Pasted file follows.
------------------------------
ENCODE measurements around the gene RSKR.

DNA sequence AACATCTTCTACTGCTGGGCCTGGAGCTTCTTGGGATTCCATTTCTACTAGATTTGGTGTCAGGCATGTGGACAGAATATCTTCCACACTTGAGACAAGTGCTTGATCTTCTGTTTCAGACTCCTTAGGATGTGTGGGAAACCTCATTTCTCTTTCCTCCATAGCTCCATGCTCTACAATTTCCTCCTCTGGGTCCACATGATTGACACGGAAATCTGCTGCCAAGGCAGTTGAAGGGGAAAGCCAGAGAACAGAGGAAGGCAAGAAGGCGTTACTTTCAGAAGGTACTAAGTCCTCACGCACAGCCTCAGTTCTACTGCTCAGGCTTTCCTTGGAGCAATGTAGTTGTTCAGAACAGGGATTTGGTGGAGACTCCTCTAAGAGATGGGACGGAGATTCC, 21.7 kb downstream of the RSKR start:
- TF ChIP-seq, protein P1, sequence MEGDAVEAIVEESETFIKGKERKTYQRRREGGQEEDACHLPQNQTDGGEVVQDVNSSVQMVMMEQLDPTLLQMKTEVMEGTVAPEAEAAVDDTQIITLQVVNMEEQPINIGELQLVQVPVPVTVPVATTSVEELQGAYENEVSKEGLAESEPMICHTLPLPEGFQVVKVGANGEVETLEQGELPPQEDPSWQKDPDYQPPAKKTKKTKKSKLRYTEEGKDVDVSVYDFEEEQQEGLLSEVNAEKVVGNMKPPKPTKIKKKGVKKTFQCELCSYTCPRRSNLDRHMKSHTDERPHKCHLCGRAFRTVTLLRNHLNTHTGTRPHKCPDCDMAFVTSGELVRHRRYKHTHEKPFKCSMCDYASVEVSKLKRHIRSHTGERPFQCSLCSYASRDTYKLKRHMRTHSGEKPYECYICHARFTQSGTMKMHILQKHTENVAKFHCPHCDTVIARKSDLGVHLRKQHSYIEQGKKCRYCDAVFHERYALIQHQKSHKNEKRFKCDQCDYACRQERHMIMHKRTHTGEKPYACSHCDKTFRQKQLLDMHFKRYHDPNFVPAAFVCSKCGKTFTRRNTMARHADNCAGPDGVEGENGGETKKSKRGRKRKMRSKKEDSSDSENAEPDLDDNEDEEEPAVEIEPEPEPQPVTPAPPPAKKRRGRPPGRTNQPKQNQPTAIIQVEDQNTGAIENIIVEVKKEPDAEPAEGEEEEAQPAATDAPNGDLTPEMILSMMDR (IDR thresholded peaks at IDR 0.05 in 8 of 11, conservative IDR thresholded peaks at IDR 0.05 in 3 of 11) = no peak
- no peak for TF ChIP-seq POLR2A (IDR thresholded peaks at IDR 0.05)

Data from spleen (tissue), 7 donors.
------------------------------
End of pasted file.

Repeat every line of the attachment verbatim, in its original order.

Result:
ENCODE measurements around the gene RSKR.

DNA sequence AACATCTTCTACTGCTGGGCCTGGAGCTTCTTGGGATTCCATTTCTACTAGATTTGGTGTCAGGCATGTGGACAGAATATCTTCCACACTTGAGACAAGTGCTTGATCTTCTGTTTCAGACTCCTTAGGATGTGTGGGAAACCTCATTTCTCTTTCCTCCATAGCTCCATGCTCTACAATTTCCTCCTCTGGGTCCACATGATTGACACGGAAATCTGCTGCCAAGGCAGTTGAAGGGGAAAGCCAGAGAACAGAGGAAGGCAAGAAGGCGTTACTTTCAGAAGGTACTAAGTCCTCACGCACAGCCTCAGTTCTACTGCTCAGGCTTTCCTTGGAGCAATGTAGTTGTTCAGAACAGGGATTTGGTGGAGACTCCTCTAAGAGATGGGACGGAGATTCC, 21.7 kb downstream of the RSKR start:
- TF ChIP-seq, protein P1, sequence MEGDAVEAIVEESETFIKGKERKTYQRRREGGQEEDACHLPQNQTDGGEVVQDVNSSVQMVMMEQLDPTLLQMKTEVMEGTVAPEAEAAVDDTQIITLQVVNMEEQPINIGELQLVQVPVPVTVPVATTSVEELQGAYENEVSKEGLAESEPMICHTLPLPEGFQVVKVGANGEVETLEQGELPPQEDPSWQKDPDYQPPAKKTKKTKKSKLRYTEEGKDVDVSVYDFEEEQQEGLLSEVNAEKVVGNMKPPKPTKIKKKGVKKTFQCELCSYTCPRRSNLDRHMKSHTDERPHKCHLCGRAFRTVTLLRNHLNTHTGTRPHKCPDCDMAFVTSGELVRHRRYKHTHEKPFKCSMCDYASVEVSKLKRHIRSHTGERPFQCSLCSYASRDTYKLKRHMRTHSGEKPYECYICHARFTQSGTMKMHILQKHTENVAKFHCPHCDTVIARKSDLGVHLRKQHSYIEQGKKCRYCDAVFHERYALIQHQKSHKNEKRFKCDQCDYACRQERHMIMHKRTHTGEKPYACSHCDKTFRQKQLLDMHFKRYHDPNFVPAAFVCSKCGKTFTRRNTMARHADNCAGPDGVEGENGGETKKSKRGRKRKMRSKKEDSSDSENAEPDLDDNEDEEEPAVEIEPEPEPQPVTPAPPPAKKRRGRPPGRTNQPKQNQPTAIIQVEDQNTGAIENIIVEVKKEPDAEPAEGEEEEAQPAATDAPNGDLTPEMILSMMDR (IDR thresholded peaks at IDR 0.05 in 8 of 11, conservative IDR thresholded peaks at IDR 0.05 in 3 of 11) = no peak
- no peak for TF ChIP-seq POLR2A (IDR thresholded peaks at IDR 0.05)

Data from spleen (tissue), 7 donors.